The Internet is a strange place when it comes to investment. No one seems to quite know how much money to pour into a Web project to achieve his or her objectives. The real world seems to have most things quantified quite clearly. Sure costs can blow out, but in general, the pricing of commodities and services is within established boundaries, as is the scope of most projects. A building, no matter how big or small, is just a building. It rarely needs to become twice as large as soon as it opens, or change its structure mid-construction. Web projects can and do morph very quickly.
So people, armed with much uncertainty, misinformation or even delusion, begin Web projects thinking they will spend nothing, then see how it goes. And if it takes off, they will invest more money into the project. The ground they build their plans on is so shaky that it is almost certainly doomed to fail. Somehow some reality and measure must be brought in. It makes it hard when we hear stories about start-ups who spent 3 months in a garage and then sold to Google for a billion dollars. The reality factor is almost non-existent in these kinds of stories.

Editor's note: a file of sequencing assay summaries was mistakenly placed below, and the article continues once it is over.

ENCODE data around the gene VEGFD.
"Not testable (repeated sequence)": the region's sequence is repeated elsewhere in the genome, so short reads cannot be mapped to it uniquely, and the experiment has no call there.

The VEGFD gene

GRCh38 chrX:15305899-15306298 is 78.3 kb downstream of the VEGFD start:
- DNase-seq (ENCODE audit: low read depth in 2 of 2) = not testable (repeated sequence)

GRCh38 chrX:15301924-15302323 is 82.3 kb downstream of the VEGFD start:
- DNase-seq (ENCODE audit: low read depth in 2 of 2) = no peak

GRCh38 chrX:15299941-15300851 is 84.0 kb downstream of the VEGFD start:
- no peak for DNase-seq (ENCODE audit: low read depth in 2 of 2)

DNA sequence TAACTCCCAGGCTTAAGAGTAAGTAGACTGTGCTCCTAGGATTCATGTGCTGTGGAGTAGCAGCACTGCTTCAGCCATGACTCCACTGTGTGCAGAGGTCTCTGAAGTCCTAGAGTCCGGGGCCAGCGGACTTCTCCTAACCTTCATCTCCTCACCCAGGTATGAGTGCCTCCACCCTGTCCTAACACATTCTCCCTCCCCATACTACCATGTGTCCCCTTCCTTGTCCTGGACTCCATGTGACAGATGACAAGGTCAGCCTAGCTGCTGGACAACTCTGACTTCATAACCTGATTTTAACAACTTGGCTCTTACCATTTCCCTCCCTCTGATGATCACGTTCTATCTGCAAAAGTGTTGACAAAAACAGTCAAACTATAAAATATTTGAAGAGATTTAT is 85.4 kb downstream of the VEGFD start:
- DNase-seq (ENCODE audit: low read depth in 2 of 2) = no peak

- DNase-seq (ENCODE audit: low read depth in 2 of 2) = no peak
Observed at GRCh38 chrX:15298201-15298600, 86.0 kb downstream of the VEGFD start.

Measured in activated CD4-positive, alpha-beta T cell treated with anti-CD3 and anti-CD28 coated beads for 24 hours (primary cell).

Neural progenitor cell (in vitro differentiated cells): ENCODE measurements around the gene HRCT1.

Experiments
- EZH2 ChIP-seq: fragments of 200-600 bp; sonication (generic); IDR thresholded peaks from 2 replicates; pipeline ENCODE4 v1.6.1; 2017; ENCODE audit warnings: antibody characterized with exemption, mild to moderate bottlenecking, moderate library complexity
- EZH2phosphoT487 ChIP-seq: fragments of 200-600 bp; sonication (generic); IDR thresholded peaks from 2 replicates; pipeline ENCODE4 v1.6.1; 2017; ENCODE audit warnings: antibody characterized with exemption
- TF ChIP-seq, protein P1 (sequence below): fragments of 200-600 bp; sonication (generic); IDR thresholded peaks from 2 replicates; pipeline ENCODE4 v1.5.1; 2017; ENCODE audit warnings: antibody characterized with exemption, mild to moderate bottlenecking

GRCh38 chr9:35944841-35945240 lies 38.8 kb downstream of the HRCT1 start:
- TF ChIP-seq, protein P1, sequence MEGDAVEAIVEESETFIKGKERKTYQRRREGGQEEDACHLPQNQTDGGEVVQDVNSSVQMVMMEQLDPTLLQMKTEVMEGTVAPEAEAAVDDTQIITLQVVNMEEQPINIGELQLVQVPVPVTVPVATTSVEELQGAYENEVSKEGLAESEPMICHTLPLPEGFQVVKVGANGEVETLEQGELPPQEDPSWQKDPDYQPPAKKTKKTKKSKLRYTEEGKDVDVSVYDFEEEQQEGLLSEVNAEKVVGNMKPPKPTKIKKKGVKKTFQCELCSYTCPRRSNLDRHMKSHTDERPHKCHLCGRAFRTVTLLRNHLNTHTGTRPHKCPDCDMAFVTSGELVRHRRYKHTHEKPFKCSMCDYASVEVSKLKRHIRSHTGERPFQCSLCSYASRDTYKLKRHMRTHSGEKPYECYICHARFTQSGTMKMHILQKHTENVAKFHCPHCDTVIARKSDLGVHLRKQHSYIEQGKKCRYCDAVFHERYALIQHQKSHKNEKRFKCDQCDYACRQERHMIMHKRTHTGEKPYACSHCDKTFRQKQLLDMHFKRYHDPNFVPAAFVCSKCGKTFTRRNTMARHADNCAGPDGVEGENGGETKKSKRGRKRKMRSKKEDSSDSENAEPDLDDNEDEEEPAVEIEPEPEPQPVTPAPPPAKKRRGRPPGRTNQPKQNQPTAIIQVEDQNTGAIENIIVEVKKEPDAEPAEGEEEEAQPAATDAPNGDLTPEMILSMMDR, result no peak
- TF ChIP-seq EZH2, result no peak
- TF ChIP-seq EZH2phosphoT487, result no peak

Websites really are projects just like any other. They in fact do have parameters, scope and limitations, measurable and quantifiable factors, costs, benefits, investment and returns.
Rather than invest and wait for a return, many people expect Websites to bring in a return and then use that money to invest into the project.
While that sounds like a sensible idea, it ignores the fact that you have to start with something and that something is going to take time and money. Somehow we have been led to believe that the first version of a Website should be free. If you are a programmer and designer, this may well be the case, because you will do it all yourself. But if you are an ordinary business person with little or no design and coding skills, you are going to have to pay someone to do the work… and you may not even know what work needs to be done, so you probably have to pay someone to help you work that out, too.
If your idea really is worth pursuing, it must be worth investing in. No business is risk-free, so why not take the risk on your own idea? If it pays off, you will be very happy indeed and if it doesn’t, you will have paid for some very valuable lessons, to take with you to your next project.